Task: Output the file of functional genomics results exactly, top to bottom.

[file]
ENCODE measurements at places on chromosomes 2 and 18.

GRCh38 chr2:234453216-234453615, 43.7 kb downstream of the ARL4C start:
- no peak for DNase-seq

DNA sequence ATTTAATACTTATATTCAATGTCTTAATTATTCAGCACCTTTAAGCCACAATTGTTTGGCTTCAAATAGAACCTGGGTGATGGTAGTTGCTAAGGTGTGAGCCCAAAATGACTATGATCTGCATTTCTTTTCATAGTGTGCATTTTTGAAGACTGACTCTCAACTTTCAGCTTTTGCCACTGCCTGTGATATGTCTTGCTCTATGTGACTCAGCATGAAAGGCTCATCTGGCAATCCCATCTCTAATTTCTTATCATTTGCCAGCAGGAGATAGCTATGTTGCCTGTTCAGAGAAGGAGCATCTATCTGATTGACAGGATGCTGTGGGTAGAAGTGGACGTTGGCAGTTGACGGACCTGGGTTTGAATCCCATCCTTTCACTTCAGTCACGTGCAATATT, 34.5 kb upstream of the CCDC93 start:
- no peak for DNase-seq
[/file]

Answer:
ENCODE measurements at places on chromosomes 2 and 18.

GRCh38 chr2:234453216-234453615, 43.7 kb downstream of the ARL4C start:
- no peak for DNase-seq

DNA sequence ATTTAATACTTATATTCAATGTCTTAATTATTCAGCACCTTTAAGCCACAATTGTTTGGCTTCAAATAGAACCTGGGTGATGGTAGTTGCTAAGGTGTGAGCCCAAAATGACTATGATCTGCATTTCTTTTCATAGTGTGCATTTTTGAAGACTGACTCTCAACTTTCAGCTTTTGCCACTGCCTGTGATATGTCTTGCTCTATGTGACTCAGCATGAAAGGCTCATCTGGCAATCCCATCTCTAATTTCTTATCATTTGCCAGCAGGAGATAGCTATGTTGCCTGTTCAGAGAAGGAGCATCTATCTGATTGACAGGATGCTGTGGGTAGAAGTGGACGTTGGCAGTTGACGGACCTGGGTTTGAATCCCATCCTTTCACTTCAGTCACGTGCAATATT, 34.5 kb upstream of the CCDC93 start:
- no peak for DNase-seq